SPSS, part 6: Regressions

Regression can be used to predict variables:

  • IV: x axis (predictor)
  • DV: y axis (criterion / outcome)

Analyze -> Regression -> Linear

  •  move variables into corresponding boxes
  • ensure “Method = Enter”
  • in SPSS
    • raw equation: DV = (B [slope] x IV) + constant [intercept]
    • standardised: ZDV = β [beta] x ZIV (standardised variables to Z scores)
    • standardised is a better indicator of strength and measure independent of units
  • in multiple regression (more than one IV) β measures unique effect of IV – no shared variance
  • look in last table for β value (the correlation) and B and constant
  • look in ‘model summary’ table for R2 (proportion of variance explained by all IVs)
  • look in ‘ANOVA’ table for F value (to check if R2 predicts DV better than chance – if F is significant then R2 is better)
  • R2: need to multiply by 100 to get %

 

 

 

SPSS, part 5: Correlations

Bivariate = linear relationship between TWO variables.

Pearson correlation = r = parametric, assume normal distribution (more powerful)

Spearman’s = ρ (rho) = nonparametric ranked data

Analyze -> Correlations -> Bivariate

  • Move variables into box on right
  • Tick “Pearson” or “Spearman”
  • In output look at the 2 numbers that are the same and significant.

Scattergram: to check it’s linear

Graphs -> Legacy Dialogs -> Scatter/Dot

  • Click “Simple Scatter” and move the variables to the axes (it doesn’t matter which one goes where)
  • To get line of best fit, right-click -> edit content -> Elements -> fit line at total

Phi and Cramer’s V = only look at phi (φ) = both variables dichotomous (2 categories)

Analyze -> Descriptive Stats -> Crosstabs

  • Click “Stats” and choose “Phi and Cramer’s V”
  • Click “Cells” and tick “Observed” and “expected”
  • Check how variables are coded because a negative correlation could mean a positive relationship if coded non-intuitively (low numbers = high levels of variable).

SPSS, part 4: Graphs and tables

Chart Builder – doesn’t calculate mean scores for ordinal variables, so you have to change “measure” to “scale”, but it is easier to use quickly.

Graphs -> Legacy Dialogs -> (choose graph)

Simple Bar Chart: tick “summaries of separate variables”

  • Right-click on chart in output, click “Edit content”
  • Can add title (above the chart), footer (below the chart), and change pattern of bars by clicking properties -> double-clicking on the bar -> “fill and border”

Clustered Bar Chart: tick “summaries of groups of cases”

  • Tick what the bars represent (eg mean) and put in the variable
  • Move that variable to “Category axis”
  • Move the variable you want to split the file by to “Define clusters by”

Multiple Line Graph: tick “summaries for groups of cases”

  • Tick what the lines represent (N for frequency/mean) and put in the variable (if mean)
  • Move the variable to “Category axis”
  • Move the variable you want to split the file by to “Define lines by”
  • Can edit in output through right-clicking

Analyze -> Table -> Custom Tables

If trying to find mean of categorical variables, need to change measure to “Scale” in variable view.

  • Move categorical variables to left (rows)
  • Move variables you want to split the file by to top (columns)
  • Click variable on left -> click “Summary stats” at bottom left
  • Change Format to “nnnn” and Decimals to “2”
  • To add SD or anything else: “Summary stats” -> Move SD from “Statistics” box to box on the right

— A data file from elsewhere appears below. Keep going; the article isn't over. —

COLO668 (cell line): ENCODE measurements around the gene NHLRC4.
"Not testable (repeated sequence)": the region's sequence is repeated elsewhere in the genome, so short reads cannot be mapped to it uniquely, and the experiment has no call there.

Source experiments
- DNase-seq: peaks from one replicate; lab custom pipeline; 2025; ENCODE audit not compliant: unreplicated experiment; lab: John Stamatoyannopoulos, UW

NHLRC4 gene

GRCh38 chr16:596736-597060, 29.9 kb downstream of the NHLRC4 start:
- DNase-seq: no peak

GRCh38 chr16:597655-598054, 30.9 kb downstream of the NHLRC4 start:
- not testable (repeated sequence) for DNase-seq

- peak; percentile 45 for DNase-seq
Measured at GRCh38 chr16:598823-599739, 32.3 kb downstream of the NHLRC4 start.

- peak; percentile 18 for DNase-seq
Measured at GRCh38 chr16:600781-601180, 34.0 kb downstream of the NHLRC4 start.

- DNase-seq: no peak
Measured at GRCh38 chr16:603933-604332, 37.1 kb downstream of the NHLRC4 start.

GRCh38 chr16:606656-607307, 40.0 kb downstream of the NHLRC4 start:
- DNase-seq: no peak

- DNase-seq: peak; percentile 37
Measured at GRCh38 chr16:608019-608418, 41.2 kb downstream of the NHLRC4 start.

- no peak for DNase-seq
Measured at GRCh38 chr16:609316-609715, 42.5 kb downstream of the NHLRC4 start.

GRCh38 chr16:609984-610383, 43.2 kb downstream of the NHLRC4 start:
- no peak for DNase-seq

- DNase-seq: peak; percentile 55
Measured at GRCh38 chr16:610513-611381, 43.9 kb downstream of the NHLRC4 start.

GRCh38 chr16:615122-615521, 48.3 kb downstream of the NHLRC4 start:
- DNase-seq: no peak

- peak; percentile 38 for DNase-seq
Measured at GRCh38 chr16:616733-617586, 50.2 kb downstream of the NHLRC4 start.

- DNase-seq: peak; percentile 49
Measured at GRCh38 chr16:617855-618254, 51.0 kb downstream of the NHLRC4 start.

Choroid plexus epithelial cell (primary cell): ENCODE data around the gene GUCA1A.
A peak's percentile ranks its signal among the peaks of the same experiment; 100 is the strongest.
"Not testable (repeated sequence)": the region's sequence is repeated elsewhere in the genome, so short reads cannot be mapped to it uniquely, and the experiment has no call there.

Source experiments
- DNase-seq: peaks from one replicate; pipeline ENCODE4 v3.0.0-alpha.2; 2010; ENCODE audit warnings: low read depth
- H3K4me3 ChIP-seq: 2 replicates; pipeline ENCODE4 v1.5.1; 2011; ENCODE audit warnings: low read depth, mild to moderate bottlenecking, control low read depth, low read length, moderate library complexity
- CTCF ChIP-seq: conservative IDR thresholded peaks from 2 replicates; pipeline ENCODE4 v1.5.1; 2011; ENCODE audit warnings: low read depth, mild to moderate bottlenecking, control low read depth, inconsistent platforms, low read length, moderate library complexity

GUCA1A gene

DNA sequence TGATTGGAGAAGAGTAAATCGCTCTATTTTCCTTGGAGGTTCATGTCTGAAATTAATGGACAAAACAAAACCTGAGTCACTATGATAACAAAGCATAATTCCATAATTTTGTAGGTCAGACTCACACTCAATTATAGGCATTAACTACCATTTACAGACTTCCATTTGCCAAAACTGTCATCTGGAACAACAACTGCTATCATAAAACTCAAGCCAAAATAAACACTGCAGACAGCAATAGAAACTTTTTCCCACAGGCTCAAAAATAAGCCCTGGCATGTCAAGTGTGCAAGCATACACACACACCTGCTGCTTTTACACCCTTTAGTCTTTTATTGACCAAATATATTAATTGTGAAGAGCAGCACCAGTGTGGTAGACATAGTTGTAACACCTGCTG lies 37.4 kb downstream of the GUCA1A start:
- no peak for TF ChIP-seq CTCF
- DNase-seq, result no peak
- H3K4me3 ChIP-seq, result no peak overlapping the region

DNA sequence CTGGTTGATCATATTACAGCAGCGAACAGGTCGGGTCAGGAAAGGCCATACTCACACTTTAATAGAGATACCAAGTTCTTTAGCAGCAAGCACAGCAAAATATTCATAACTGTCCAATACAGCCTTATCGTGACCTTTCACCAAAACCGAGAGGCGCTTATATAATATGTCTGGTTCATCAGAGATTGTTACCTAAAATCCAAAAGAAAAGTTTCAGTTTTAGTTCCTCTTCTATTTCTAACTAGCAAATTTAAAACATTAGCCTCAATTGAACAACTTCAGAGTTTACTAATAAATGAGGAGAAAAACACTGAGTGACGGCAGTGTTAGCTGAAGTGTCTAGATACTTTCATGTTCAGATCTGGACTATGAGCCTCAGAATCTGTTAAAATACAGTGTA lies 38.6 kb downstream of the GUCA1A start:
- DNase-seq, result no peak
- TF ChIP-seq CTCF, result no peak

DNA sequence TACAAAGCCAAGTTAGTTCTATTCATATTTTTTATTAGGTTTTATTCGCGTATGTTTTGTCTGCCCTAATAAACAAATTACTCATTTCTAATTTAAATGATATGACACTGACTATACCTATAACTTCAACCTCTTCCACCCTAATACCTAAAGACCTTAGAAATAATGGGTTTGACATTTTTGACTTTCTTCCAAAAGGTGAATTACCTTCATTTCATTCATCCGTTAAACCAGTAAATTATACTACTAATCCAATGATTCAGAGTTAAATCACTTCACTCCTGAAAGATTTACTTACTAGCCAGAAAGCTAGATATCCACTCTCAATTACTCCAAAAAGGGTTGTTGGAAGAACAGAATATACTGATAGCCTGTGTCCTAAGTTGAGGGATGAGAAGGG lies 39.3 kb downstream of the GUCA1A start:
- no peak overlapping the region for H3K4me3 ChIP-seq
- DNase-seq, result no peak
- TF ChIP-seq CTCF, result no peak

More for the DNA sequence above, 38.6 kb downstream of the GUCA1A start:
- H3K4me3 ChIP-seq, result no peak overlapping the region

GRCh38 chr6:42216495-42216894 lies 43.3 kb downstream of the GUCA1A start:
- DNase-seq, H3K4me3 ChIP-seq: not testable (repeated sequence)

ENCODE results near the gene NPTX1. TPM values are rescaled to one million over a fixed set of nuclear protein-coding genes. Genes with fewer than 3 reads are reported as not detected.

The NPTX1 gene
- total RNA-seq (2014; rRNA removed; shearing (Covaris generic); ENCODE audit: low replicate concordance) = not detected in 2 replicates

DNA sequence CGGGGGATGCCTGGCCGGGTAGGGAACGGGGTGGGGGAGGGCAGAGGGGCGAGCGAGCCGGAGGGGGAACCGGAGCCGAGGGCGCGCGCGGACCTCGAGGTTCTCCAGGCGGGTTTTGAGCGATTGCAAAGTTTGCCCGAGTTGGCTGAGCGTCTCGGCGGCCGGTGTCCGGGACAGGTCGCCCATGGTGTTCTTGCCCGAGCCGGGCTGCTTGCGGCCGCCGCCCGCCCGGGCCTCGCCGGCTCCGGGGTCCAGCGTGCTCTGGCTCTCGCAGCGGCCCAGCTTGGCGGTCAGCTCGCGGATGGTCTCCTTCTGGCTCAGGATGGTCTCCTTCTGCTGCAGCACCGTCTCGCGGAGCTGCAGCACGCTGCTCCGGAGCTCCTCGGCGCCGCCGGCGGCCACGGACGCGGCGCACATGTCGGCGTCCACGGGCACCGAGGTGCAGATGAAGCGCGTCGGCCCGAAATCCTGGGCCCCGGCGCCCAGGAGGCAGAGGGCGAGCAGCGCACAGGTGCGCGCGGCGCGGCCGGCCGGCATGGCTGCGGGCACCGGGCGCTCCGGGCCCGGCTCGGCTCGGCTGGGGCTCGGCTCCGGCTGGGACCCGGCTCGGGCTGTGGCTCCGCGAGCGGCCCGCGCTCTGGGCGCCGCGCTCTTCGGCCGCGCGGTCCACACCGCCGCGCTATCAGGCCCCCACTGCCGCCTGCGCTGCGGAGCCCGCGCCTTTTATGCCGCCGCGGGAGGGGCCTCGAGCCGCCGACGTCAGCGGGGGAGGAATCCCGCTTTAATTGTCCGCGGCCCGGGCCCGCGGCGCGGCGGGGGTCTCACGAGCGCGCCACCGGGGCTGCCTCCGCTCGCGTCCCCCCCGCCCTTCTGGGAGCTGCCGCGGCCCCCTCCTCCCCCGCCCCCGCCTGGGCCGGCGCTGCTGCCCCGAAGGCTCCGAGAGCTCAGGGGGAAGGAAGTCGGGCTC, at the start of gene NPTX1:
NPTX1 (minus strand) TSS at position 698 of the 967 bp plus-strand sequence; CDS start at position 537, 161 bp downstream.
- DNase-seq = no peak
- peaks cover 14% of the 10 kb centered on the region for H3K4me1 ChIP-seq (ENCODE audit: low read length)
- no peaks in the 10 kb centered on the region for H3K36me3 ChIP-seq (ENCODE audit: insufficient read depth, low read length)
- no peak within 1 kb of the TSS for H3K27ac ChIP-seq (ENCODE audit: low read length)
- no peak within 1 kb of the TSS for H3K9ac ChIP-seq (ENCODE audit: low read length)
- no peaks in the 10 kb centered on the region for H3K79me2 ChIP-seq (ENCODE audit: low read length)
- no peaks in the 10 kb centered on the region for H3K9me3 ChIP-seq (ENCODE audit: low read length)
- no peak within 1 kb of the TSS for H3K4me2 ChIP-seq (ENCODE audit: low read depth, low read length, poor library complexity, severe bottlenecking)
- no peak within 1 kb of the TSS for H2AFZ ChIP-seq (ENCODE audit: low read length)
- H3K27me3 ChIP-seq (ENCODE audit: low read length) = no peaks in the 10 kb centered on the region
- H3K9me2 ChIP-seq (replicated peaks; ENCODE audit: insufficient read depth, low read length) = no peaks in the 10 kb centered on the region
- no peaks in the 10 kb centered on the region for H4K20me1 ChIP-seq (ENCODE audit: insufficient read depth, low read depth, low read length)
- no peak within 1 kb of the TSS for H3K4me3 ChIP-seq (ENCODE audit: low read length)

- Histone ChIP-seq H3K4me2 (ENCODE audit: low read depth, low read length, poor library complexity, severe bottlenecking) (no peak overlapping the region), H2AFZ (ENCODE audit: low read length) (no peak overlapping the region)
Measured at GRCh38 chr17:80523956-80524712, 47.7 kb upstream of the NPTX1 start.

• Same with cumulative %: Move “Column %”
  • To add Total: Click on the variable you want the total for -> Click “Categories and Totals” at bottom left -> Tick “Total” on right

Categorical Tables: frequencies, so change measure back to “ordinal”

  • Need to use custom tables when splitting files by TWO variables.

Pivot Tables: Put the second splitting variable into the “Layers” box on the right.

  • Can move things around by double-clicking on the table in the output.

Boycotting sexist music

Happy New Year!

Here’s an interesting question that I think may have a range of opinions – should we boycott music/artisits that we deem to have sexist music videos and sexist language?

So many songs include sexist lyrics and videos (mostly sexually objectifying women).  However… they are usually very catchy tunes.  Is it possible to ignore the sexism and just appreciate the music?  I can’t.  I try, but I think it’s impossible – I’ve noticed it too many times that now I check for it in every song.  I stop listening to songs that I deem derogatory because it upsets me.  It upsets me that little boys and girls listen to those songs and that however much they may not notice the lyrics or however much they know that women should not be treated like objects, I feel like the lyrics must enter some part of their brain, and it must be processed somewhere, unconsciously.

It might seem like overreacting, but I can’t stand hearing that he “fucked two bitches before [he] saw you”, or that she doesn’t let herself have a choice: ” When you need that I’mma let you have it”.  I can’t stand hearing that women are passive characters in sexual interaction – men fuck, nail, and screw; women get fucked, get nailed, get screwed.  I’m sick of women being disrespected by being called sluts, whores, bitches etc – it’s highly dehumanising.  As a matter of fact, psychological literature suggests that when people dehumanise others, they are more likely to be violent towards them.

So, I asked my boyfriend to stop listening to this music too.  Or at least to put his headphones in, so I don’t have to suffer it.  He says he doesn’t listen to lyrics, only to the song.  I think they’re both one and the same.

Lois.

PS. On a brighter note – Rizzle Kicks is safe from all derogatory language (I think) so continue to listen to them all you like!  I’m sure there are others too :) I like Alessia Cara at the moment.